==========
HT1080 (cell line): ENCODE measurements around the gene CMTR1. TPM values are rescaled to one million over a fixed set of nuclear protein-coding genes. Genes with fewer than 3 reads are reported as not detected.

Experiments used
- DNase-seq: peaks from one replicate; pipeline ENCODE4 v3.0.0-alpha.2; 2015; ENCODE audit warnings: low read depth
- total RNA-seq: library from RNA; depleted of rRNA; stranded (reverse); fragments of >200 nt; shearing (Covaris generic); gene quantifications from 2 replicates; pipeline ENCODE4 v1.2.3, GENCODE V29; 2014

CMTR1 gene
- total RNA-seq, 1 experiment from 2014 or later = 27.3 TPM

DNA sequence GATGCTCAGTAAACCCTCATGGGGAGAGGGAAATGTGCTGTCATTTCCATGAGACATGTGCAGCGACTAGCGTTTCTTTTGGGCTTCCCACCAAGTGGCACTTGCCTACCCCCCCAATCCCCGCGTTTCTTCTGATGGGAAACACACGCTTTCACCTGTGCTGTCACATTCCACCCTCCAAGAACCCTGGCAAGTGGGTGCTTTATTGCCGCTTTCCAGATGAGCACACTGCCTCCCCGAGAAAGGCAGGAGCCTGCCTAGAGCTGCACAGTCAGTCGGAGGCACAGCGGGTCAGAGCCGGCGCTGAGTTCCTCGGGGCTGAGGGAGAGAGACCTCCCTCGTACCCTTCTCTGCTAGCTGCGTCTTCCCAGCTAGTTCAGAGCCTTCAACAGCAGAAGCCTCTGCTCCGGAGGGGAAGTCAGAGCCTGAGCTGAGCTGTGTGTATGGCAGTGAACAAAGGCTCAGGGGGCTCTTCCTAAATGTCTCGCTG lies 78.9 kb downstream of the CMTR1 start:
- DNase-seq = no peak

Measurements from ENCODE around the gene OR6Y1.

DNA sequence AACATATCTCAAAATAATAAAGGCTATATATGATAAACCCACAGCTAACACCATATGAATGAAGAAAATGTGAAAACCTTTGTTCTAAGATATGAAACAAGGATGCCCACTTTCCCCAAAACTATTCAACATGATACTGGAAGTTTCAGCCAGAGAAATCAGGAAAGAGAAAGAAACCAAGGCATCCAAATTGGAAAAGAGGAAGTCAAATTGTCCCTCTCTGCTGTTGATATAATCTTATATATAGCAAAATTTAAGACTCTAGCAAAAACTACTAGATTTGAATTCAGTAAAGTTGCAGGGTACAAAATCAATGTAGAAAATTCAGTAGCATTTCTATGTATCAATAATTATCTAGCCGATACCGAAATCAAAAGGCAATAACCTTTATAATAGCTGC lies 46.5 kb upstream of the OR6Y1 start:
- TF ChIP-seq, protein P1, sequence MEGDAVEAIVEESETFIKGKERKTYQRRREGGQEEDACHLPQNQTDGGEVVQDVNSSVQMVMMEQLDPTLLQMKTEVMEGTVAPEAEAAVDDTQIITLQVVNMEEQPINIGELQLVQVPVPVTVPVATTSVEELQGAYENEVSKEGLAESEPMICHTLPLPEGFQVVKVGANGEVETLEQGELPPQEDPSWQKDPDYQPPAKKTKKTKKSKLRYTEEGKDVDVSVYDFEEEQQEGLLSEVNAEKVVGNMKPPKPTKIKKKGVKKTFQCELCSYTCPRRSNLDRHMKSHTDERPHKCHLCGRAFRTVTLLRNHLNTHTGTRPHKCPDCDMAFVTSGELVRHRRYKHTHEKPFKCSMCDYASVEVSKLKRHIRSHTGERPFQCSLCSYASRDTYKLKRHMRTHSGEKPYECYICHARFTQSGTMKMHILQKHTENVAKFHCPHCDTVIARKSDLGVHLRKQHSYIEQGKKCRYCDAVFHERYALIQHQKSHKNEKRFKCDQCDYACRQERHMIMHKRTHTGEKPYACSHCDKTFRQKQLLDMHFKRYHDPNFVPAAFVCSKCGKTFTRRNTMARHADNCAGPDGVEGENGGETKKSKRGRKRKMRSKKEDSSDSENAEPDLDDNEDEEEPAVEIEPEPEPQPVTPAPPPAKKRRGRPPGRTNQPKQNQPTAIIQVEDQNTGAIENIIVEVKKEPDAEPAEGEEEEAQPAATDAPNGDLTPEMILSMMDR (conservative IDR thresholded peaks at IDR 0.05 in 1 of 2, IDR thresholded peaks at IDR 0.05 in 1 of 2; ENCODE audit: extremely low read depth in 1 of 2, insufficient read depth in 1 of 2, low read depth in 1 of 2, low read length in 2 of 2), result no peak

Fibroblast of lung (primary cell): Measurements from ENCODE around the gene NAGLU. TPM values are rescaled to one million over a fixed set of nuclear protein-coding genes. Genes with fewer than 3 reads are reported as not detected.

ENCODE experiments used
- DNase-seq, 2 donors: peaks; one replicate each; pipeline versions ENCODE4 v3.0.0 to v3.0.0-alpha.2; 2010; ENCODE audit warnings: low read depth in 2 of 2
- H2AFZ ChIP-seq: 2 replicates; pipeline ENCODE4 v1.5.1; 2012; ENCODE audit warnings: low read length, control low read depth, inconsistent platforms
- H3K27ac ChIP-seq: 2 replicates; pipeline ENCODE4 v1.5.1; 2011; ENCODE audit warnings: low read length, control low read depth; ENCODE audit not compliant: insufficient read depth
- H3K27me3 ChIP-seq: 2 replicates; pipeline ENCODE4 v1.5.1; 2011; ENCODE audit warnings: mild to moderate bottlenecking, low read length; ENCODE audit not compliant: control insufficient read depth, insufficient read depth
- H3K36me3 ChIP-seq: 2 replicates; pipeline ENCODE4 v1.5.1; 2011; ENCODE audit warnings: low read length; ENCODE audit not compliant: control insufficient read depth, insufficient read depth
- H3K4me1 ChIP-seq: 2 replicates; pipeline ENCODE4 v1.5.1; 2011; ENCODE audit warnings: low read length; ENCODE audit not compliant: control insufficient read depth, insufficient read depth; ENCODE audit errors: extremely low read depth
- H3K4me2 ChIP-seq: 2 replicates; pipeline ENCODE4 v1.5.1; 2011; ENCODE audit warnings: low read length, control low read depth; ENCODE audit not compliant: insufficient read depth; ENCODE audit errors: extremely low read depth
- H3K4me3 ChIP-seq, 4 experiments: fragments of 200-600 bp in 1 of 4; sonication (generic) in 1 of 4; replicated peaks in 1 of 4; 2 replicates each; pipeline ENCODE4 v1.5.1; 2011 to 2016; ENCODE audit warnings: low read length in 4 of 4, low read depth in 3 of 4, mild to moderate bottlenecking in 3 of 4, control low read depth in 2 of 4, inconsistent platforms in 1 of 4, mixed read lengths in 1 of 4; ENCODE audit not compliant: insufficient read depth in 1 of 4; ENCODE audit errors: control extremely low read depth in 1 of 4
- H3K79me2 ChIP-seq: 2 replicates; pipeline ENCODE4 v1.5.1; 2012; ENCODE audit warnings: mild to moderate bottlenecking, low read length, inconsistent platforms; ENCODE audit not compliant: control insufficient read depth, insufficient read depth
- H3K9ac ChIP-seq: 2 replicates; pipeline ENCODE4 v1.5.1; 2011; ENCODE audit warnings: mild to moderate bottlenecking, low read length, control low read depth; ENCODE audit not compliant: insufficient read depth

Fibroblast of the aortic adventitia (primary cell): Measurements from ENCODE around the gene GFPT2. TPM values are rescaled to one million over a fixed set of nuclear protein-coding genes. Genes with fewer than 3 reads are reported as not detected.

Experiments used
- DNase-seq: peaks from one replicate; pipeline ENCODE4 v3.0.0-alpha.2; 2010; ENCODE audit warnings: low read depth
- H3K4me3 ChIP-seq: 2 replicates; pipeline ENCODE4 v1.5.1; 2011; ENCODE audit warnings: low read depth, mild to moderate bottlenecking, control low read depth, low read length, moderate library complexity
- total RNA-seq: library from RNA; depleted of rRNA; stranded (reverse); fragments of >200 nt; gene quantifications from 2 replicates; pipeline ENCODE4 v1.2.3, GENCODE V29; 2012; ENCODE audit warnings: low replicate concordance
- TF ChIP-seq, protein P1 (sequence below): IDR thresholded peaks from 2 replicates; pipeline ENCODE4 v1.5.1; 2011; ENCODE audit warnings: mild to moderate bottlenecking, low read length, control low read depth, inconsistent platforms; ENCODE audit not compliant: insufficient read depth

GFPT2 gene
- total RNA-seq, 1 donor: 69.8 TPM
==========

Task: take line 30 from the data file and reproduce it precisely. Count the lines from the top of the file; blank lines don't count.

GFPT2 gene